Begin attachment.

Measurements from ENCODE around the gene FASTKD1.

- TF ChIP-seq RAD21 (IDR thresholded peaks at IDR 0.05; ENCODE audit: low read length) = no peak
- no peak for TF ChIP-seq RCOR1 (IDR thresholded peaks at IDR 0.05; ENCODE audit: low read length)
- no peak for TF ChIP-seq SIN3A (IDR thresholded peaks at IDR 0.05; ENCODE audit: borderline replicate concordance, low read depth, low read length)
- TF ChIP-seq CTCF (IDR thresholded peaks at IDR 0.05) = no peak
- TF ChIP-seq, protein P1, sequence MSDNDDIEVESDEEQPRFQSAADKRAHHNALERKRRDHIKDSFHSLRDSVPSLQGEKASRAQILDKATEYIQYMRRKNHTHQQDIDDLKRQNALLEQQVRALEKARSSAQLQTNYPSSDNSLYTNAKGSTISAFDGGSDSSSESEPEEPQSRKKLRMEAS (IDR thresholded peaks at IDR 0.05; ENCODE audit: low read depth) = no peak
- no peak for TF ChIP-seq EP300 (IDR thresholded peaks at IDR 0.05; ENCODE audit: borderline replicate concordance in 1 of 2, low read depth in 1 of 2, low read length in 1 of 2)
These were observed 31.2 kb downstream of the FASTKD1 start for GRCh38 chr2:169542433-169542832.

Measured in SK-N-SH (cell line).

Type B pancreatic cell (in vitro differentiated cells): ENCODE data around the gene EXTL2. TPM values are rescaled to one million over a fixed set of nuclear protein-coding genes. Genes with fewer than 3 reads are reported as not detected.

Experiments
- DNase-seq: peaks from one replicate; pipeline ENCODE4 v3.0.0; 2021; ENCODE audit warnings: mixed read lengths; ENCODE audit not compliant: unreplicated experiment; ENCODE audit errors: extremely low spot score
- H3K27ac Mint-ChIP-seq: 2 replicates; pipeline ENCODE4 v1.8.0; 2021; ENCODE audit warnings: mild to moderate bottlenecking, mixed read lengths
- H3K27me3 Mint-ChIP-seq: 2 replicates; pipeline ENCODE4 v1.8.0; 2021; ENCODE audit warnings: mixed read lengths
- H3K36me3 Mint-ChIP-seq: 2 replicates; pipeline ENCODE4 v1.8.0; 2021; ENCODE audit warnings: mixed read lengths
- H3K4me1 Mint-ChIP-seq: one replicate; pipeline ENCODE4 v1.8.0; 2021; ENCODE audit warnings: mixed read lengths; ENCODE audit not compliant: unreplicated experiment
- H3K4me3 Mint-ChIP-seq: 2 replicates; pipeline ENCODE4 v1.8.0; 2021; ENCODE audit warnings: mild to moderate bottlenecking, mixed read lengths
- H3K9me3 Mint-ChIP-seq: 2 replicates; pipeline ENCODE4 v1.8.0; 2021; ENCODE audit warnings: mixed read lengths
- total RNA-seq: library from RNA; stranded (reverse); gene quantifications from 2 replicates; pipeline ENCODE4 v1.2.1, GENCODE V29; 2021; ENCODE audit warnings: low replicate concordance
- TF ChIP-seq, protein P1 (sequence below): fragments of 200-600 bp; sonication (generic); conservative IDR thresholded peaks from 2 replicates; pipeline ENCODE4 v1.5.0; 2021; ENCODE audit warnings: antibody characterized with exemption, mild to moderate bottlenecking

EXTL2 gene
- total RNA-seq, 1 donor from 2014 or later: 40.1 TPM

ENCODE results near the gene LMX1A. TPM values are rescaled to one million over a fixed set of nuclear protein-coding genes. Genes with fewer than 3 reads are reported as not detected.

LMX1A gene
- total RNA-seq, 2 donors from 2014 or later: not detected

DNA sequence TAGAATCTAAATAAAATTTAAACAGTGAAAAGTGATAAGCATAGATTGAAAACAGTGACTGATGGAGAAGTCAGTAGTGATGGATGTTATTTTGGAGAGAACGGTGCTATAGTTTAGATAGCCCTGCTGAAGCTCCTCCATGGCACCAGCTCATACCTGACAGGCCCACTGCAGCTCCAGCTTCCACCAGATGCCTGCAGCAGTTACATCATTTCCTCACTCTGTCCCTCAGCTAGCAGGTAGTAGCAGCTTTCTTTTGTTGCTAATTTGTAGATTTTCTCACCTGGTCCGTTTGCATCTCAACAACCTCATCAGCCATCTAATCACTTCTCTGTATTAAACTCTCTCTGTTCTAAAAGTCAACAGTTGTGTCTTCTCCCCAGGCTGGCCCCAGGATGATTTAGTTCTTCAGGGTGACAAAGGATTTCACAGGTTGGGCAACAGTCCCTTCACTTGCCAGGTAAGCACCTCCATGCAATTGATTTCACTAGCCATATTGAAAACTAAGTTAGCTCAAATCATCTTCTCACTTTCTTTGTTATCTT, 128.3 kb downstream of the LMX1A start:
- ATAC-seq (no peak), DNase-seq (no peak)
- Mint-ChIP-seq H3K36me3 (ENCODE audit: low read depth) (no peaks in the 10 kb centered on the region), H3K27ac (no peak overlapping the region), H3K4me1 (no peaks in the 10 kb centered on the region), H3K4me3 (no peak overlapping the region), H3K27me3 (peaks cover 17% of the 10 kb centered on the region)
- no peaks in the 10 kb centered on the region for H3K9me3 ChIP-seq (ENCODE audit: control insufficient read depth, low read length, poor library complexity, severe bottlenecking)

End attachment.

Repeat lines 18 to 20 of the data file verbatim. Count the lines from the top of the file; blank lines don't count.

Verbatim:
- H3K9me3 Mint-ChIP-seq: 2 replicates; pipeline ENCODE4 v1.8.0; 2021; ENCODE audit warnings: mixed read lengths
- total RNA-seq: library from RNA; stranded (reverse); gene quantifications from 2 replicates; pipeline ENCODE4 v1.2.1, GENCODE V29; 2021; ENCODE audit warnings: low replicate concordance
- TF ChIP-seq, protein P1 (sequence below): fragments of 200-600 bp; sonication (generic); conservative IDR thresholded peaks from 2 replicates; pipeline ENCODE4 v1.5.0; 2021; ENCODE audit warnings: antibody characterized with exemption, mild to moderate bottlenecking